New rules, released Aug. 1, roll back federal limits on short-term health plans. The stated intention behind the rule is to give people additional, affordable insurance options. But short-term plans are no substitute for comprehensive insurance. Short-term plans don’t have to meet Affordable Care Act standards: they can deny coverage and/or can charge higher premiums based on health status; don’t have to cover essential health benefits such as prescription drugs; can put dollar limits on covered benefits; and don’t have to cap patient out-of-pocket spending. Short-term plans aren’t a viable option for people with bleeding disorders or other serious health conditions. Even worse, expanding access to short-term plans will draw healthy people from the risk pool, driving up premiums for everyone who still needs comprehensive insurance. You can read about HFA’s position on the final rule here, and learn about possible next steps for patient advocates. Take a look, too, at our infographic on “Short-Term Health Plans: What You Need to Know.” (While you’re at it, also check out our infographic on association health plans, the subject of an earlier federal rulemaking.)
- A federal court on Aug. 7 denied Shire’s request for a preliminary injunction against the manufacture and sale of Roche’s Hemlibra product, currently approved to treat people who have hemophilia A with inhibitors. The court’s ruling means there are no legal limitations on the ability of physicians to prescribe Hemlibra at this time.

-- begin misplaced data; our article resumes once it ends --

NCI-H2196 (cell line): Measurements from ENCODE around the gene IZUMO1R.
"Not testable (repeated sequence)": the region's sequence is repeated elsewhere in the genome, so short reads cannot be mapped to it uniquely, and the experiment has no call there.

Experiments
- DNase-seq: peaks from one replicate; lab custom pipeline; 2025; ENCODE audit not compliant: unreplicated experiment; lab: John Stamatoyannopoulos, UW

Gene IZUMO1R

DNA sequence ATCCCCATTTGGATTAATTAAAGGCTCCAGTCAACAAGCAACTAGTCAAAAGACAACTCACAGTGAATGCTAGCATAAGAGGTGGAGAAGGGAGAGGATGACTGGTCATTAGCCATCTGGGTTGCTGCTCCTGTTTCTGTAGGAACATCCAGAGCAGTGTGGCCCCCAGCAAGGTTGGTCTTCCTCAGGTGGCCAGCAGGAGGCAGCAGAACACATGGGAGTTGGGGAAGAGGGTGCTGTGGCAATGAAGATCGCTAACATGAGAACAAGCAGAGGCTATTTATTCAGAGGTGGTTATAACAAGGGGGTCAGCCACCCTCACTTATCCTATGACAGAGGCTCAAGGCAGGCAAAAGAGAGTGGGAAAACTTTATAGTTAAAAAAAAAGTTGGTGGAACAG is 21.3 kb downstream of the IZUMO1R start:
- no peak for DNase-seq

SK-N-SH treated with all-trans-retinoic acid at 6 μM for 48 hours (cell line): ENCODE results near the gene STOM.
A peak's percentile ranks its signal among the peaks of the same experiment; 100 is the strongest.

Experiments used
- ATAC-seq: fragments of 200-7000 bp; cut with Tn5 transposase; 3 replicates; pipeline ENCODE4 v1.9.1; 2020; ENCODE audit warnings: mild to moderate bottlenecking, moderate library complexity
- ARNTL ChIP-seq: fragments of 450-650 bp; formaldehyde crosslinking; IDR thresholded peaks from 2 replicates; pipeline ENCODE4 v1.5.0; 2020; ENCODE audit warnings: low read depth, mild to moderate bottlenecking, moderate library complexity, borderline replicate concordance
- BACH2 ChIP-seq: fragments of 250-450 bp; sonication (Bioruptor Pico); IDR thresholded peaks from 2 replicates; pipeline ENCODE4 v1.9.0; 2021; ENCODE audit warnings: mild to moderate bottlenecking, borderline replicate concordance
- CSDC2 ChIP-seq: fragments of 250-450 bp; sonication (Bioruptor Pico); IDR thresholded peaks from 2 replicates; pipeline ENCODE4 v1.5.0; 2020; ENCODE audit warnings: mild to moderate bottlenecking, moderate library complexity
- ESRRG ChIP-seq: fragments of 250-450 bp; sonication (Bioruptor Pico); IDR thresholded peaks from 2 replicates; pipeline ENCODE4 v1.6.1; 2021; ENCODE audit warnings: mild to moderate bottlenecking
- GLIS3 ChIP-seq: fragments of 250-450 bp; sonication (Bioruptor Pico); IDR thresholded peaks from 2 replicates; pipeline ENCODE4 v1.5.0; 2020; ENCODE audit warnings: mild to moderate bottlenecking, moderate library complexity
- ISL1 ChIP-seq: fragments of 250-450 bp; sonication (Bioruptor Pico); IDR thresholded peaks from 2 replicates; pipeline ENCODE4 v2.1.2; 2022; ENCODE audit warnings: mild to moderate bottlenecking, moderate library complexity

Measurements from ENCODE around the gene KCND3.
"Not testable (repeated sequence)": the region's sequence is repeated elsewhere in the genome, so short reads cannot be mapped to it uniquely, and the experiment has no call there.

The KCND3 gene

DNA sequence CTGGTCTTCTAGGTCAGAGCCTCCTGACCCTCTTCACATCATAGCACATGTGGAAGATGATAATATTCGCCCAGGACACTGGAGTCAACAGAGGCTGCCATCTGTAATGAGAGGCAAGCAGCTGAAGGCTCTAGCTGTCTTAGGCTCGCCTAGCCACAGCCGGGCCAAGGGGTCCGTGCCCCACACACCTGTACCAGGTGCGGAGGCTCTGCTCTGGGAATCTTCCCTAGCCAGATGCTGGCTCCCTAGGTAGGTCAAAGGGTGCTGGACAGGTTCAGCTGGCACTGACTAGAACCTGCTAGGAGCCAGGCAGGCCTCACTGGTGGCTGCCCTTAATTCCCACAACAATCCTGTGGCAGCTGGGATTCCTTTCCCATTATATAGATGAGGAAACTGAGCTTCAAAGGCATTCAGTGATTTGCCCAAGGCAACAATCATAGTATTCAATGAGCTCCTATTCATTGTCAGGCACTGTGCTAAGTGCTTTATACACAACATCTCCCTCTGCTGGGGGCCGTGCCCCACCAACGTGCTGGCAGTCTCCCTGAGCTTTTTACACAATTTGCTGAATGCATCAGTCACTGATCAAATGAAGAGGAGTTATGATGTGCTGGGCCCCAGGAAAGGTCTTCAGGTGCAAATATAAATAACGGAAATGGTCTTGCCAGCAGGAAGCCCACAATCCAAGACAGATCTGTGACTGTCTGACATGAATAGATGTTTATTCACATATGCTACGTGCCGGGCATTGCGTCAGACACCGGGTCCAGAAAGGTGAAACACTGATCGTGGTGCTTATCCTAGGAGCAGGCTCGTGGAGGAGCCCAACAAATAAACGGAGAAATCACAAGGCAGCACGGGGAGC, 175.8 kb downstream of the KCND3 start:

- More states are moving to stabilize their insurance markets via approved “reinsurance” programs. These states use federal and/or state funding to help pay some of the costs that insurers incur for covering people with expensive health needs. In recent weeks, Maine, Wisconsin, New Jersey, and Maryland obtained federal approval to implement reinsurance programs, joining Alaska, Minnesota, and Oregon. Health policy experts say that reinsurance is an effective tool to help contain premium costs for all enrollees in a state’s exchange plans.
- CMS announced that effective January 2019, Medicare Advantage plans will be able to implement step therapy restrictions for Part B drugs (a category that includes clotting factor and other hemophilia treatments). Important details of the new policy remain unclear: for instance, the scope of the exemption from step therapy that CMS says will be available to patients who are already using a particular Part B drug. HFA is joining with other patient groups to oppose the new policy.
- Pharmacy benefits managers (PBMs) made news in August. Express Scripts released a preliminary formulary that excludes some clotting factor products; the PBM will finalize its formulary next month. CVS Caremark announced that it would allow plan sponsors to exclude some less effective, high-cost drugs from their formularies for 2019 – but CVS Caremark stated it would keep coverage for FDA-designated breakthrough drugs.
- The New York Times published an in-depth article on current prospects for gene therapy in hemophilia. (Have you taken HFA’s gene therapy survey?) Meanwhile, Express Scripts is reportedly in talks with manufacturers to have exclusive distribution rights for hemophilia gene therapies when they become available, perhaps as early as next year.